Yesterday morning, I joined Acting MPD Chief Robert Contee, HSEMA Director Chris Rodriguez, Attorney General Karl Racine, and all of my Council colleagues for a lengthy briefing on the District’s expectations and preparations for this week’s protests by several white nationalist and militia groups.
On Sunday evening, I also met with experts who track hate groups and militia groups online. Combined with the current President fomenting unrest with wild and desperate conspiracy theories, as well as online organizing by many of these groups, we are expecting to see significant activity.
The permits issued and rallies planned are all on federal property – the District has issued no permits for these events. But as we saw last month, these groups have quickly moved beyond First Amendment speech into dangerous and hateful violence toward DC residents and institutions. It will be a challenge and a potentially dangerous situation downtown with groups that have explicitly planned to seek out conflict and provoke violence, but from our briefings, the District has prepared both to focus on preventing and stopping this violence and hate from taking place, and also to actively remove illegal firearms from those trying to bring them in. I also join all my colleagues, the Mayor, the Attorney General, and many others in strongly urging DC residents to avoid if possible the downtown and federal areas where these events are planned to take place.
I know you may be feeling challenged or conflicted with this like I am because we want to push back and send a strong message against hate. Our values are ones of inclusivity, tolerance, diversity, and peace. However, these are people who have already lost, desperately clinging to conspiracy theories, who will not be reasoned with. They are eager to do harm to others. They will not overturn the results of our national election. They will not stop a peaceful transfer of power. They only seek conflict to elevate themselves. Do not give them what they seek. Going downtown to counterprotest, during a pandemic, will do nothing to advance our values, and only complicate the District's planned response to protect DC residents and institutions.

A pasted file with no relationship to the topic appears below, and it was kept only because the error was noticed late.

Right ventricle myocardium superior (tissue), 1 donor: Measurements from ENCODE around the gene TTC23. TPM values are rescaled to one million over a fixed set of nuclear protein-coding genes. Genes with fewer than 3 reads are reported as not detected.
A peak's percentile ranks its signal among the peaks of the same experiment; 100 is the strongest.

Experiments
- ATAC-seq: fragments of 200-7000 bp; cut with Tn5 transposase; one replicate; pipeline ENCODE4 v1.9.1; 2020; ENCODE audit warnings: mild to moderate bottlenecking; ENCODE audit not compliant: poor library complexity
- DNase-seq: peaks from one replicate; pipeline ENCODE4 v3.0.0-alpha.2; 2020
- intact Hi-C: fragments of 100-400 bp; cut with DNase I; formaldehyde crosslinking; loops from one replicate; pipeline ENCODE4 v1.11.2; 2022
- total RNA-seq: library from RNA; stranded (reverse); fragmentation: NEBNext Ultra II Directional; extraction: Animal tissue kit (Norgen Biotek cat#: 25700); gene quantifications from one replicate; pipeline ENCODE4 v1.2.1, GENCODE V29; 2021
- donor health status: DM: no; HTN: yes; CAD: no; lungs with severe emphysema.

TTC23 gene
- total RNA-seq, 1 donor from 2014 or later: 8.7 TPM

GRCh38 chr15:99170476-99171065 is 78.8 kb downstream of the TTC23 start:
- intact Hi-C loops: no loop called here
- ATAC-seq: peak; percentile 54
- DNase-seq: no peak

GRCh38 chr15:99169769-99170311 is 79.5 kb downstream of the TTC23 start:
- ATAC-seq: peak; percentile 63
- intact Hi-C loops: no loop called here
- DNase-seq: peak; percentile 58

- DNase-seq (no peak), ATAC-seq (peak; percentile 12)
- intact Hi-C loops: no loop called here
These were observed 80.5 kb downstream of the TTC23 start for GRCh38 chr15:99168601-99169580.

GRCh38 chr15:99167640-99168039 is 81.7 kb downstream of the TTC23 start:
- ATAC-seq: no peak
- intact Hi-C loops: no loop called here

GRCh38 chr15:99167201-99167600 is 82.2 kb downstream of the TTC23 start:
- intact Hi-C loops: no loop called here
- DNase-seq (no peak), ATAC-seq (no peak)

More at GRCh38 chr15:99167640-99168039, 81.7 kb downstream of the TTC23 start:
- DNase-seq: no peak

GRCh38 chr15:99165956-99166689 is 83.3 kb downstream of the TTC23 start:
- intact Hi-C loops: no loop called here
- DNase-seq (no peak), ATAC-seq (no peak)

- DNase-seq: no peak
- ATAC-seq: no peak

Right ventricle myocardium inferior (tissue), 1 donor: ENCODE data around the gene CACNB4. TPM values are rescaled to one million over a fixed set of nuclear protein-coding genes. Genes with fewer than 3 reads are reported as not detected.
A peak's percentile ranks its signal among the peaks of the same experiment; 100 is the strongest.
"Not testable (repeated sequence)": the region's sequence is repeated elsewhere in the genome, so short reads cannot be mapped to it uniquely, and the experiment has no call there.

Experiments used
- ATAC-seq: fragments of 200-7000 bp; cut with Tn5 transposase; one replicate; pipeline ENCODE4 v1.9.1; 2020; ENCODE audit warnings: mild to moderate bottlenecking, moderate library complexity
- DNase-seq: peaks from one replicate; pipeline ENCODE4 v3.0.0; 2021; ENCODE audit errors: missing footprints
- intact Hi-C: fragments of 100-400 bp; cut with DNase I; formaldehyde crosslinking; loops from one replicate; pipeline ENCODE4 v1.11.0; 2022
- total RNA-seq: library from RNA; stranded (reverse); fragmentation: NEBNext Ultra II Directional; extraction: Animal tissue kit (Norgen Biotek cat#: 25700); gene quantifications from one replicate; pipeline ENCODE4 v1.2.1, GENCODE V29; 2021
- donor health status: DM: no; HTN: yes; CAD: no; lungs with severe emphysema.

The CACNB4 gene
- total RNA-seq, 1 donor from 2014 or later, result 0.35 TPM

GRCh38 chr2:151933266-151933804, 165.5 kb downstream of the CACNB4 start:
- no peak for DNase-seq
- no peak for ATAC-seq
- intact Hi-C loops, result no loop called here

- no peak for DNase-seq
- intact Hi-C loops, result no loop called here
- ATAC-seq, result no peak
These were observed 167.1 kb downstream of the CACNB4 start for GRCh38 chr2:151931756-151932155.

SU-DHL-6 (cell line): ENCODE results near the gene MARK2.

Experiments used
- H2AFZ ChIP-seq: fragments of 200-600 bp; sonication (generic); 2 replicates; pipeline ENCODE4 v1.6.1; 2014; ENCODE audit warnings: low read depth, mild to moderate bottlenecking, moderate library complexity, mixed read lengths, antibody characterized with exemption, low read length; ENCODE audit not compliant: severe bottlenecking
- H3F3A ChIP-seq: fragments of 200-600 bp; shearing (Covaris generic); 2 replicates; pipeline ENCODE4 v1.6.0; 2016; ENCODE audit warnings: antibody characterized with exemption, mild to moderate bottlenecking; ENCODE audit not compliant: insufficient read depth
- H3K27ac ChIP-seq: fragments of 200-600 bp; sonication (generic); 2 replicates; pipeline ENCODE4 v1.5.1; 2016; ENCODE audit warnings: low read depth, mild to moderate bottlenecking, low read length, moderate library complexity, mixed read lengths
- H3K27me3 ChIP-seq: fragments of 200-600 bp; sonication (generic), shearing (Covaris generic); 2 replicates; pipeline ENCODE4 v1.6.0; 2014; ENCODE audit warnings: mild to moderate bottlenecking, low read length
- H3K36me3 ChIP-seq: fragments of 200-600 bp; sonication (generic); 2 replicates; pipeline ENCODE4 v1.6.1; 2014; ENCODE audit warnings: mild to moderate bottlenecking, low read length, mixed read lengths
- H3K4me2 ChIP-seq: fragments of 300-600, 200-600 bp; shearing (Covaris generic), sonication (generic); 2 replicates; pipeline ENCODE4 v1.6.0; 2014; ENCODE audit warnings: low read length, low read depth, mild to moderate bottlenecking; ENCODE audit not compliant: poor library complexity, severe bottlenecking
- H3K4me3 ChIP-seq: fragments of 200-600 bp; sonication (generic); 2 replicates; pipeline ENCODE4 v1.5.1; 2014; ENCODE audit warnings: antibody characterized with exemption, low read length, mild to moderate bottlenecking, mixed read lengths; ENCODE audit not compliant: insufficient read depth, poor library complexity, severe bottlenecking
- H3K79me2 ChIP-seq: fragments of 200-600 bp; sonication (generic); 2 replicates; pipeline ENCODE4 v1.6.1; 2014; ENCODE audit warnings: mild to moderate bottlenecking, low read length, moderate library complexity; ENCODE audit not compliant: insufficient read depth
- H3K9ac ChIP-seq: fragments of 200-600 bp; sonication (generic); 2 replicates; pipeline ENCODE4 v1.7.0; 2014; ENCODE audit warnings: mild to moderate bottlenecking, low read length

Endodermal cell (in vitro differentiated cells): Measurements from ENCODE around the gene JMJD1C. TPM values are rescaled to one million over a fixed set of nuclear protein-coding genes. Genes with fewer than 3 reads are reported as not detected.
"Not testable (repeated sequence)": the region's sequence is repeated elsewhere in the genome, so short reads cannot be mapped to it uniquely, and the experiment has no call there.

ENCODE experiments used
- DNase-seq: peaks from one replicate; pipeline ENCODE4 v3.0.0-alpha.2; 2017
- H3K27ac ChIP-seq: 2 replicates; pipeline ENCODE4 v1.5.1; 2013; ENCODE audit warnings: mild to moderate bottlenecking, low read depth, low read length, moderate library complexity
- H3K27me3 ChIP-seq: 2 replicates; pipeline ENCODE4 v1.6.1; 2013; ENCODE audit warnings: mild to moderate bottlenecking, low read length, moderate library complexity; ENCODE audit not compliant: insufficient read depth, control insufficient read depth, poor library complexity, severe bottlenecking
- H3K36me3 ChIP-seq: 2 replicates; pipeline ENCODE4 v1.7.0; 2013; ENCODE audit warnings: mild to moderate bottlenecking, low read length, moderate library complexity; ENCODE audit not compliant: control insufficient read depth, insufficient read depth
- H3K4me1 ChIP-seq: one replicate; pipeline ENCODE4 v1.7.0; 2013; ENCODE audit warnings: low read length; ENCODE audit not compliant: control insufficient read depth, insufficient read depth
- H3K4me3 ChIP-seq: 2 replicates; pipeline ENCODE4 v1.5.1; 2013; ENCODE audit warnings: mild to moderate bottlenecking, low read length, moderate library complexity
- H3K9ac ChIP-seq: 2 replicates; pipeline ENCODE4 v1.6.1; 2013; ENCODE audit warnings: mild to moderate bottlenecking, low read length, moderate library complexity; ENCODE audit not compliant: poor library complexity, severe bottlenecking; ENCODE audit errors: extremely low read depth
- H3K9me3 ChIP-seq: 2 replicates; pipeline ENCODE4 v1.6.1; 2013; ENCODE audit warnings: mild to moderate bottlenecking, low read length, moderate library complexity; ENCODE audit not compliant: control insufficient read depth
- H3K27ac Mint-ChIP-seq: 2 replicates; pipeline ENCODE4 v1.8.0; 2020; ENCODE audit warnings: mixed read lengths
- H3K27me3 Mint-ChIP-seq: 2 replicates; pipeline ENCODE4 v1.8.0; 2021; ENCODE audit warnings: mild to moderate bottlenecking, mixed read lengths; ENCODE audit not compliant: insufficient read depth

The hate we saw on display during their December 12 actions has no home in the District of Columbia. We have condemned it loudly and our laws make clear what we witnessed included hate crimes – specifically, targeting historic houses of worship for majority Black congregations. Last night, one individual that proudly claimed to have acted on the night of December 12 attempted to return to the District and was arrested by MPD, facing charges for the destruction of property last month as well as possession of illegal high capacity magazine clips when taken into custody. I was glad to see that action taken, sending a strong signal on behalf of the District.
Yesterday, I worked with my Council colleagues to issue a joint statement in advance of the events taking place this week. Our statement is included below. We need to condemn any actions of hate and undermining of a free and fair election, and we must protect those who will be targeted by these groups.
I will continue to monitor these events throughout the days and nights ahead. I know we will get through this and that better days are ahead very soon.
DC COUNCIL STATEMENT ON THIS WEEK’S DEMONSTRATIONS IN THE DISTRICT
WASHINGTON, DC – The District of Columbia Council issued the following statement today:
We urge people to avoid the downtown and federal areas where permits for events have been issued for January 5 and 6. In similar recent events, white supremacists and militia groups have created conflict and provoked violence, creating harm for individuals and to our institutions. We urge residents to recognize these are the voices of those who have already lost. Votes have been certified and the demonstrations this week will not change the outcome of this election. There is no gain for all people who desire peace in engaging with those who come here with malicious intent, and doing so only brings great risk.
The peaceful transfer of power following a free and fair election is a cornerstone of our democracy. Any efforts to disenfranchise voters and overturn the will of the electors is nothing short of betraying our very American democracy and should be strongly condemned by all.
The District of Columbia is no stranger to peaceful demonstrations and protecting individuals’ rights to exercise their First Amendment. In an unequivocal and unanimous voice, we also condemn hate and the actions witnessed against District residents, faith-based institutions, and the District’s core values in the past months – specifically actions to destroy symbols that proclaim that Black Lives Matter. This Council has time and again worked to strengthen our laws and all legal protections against hate. We stand ready to protect our residents.
We recognize that downtown is home to residents and businesses whose rights must be respected and protected as we work to keep all safe, including residents who are currently homeless. We call upon the Mayor’s Office, the Metropolitan Police Department (MPD), and coordinating agencies to ensure this is a priority as events go forward this week. Further, we call on MPD and all law enforcement to ensure safety, prevent violence, and to do so with no appearance of preference or disparate treatment.
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